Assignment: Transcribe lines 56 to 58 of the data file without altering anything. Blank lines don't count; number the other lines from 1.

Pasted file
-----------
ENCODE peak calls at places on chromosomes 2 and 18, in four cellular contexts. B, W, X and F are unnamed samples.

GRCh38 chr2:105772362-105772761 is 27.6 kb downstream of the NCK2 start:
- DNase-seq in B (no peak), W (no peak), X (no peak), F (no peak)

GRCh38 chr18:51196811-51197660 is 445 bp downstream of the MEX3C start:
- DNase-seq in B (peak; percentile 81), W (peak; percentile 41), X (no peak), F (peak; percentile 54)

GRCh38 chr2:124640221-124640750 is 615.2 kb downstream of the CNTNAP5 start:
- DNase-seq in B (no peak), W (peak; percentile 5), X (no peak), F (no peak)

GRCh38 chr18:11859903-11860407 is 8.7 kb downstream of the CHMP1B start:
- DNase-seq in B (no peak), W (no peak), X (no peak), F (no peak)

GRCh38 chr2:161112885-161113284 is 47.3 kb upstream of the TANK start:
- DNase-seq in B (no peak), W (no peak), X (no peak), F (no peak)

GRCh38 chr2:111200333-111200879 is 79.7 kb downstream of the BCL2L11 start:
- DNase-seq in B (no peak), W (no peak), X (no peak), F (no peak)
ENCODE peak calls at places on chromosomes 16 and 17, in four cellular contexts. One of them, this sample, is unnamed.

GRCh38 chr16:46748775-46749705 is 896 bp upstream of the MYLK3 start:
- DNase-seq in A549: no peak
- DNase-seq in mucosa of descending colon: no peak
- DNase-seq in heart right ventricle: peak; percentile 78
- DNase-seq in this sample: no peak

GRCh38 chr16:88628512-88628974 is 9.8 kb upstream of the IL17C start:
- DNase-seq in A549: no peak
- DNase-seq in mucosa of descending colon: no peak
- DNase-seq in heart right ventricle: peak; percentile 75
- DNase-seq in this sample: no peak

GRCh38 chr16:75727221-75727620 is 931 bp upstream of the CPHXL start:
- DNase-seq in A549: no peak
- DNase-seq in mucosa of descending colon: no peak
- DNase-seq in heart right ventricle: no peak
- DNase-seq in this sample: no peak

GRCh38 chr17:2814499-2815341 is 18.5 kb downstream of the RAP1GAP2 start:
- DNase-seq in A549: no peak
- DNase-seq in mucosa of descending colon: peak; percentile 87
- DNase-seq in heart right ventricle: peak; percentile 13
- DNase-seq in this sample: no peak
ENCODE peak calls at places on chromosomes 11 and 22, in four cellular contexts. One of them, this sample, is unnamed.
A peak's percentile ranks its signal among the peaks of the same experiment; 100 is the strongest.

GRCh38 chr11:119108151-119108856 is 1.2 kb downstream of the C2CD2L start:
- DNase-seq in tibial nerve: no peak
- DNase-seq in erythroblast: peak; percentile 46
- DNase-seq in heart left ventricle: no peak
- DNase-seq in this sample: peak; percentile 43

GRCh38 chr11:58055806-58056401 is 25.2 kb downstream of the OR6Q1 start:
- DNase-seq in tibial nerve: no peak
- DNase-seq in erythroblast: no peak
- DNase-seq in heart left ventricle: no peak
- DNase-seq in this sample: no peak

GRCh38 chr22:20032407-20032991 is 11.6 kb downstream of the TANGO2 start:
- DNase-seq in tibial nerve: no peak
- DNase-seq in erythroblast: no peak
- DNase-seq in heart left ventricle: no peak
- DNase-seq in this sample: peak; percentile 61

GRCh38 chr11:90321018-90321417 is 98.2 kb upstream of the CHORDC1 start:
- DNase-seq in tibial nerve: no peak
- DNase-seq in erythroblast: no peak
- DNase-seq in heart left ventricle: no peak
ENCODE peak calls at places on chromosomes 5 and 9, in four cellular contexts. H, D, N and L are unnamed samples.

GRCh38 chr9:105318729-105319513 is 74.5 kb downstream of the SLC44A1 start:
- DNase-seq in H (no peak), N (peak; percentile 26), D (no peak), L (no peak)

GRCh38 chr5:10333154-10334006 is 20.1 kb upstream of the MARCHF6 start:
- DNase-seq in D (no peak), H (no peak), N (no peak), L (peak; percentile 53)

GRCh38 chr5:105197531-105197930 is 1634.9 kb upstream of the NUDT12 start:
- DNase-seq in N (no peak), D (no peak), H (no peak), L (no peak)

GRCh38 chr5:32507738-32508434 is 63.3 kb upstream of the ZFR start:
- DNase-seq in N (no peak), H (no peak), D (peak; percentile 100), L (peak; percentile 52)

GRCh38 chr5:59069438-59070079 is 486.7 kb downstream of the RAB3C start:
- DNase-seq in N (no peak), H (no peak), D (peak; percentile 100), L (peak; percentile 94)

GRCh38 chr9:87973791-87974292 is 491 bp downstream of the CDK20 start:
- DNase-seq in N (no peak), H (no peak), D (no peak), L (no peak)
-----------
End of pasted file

ENCODE peak calls at places on chromosomes 5 and 9, in four cellular contexts. H, D, N and L are unnamed samples.

GRCh38 chr9:105318729-105319513 is 74.5 kb downstream of the SLC44A1 start:
- DNase-seq in H (no peak), N (peak; percentile 26), D (no peak), L (no peak)